There are some drawbacks to drinking non-dairy milk too. A significant number of non-dairy milk options contain a thickening agent called carrageenan. Although carrageenan is derived naturally from seaweed, research in animals shows it causes intestinal inflammation in animals and may increase the risk for colon cancer. If you have inflammatory bowel disease, avoid carrageenan in any form.
Fortunately, there are non-dairy milk varieties that don’t contain carrageenan, but you have to read the ingredient list carefully to find them. After reading a few studies on carrageenan we stay away from it. Of course, we made this discovery only AFTER filling our cabinets full of almond milk that contains carrageenan. Now we know better. It’s in other packaged products as well – so read labels carefully.
What’s our go-to milk alternative? We use unsweetened almond milk made by Whole Foods (Whole Foods 365). It’s free of carrageenan. To our delight, we found unsweetened cashew milk without carrageenan at our local co-op. It’s called So Delicious Cashew Milk beverage and has only 35 calories per serving and 1 gram of carbs. We plan on using both.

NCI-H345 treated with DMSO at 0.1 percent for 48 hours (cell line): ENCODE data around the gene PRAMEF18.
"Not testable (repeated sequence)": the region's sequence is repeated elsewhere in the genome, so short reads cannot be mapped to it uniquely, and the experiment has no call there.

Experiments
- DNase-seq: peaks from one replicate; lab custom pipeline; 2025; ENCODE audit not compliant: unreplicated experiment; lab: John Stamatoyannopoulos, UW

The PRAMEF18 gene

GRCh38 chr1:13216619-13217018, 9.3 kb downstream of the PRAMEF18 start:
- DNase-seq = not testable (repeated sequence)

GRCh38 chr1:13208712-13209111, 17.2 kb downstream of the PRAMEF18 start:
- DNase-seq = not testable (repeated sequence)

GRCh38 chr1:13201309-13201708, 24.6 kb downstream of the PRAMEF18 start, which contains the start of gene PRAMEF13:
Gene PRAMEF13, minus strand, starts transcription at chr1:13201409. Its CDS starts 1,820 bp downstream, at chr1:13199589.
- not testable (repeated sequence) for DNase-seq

Dairy vs Non-Dairy Milk: Pros and Cons of Popular Milk Alternatives
If you’re looking for a low-calorie milk alternative, unsweetened almond, cashew or coconut milk are good options. Just to be clear, we’re not talking about the high-calorie coconut milk you buy in cans. Canned coconut milk is very high in calories and fat. The coconut milk we’re referring to comes in cardboard packages and is a coconut milk beverage.
Unsweetened versions of all of these milk substitutes are available, and they have only 35 or 40 calories per cup. They’re also significantly lower in total carbs than dairy milk. In terms of taste, we think coconut milk tops almond milk in terms of taste but have recently discovered unsweetened cashew milk tastes good too.
On the downside, almond, cashew, and coconut milk only have about a quarter to an eighth the amount of protein that dairy milk does. Rice milk has even less. Hemp milk has respectable amounts of protein but the only non-dairy milk that can match dairy milk in terms of protein is soymilk.
Soymilk is a bit controversial from a health standpoint. Some experts point out that soy contains “anti-nutrients” that block the absorption of minerals and “goitrogens” that may interfere with thyroid function. Although there’s not a lot of evidence to suggest this is a real problem, we stick with almond and cashew milk for this reason.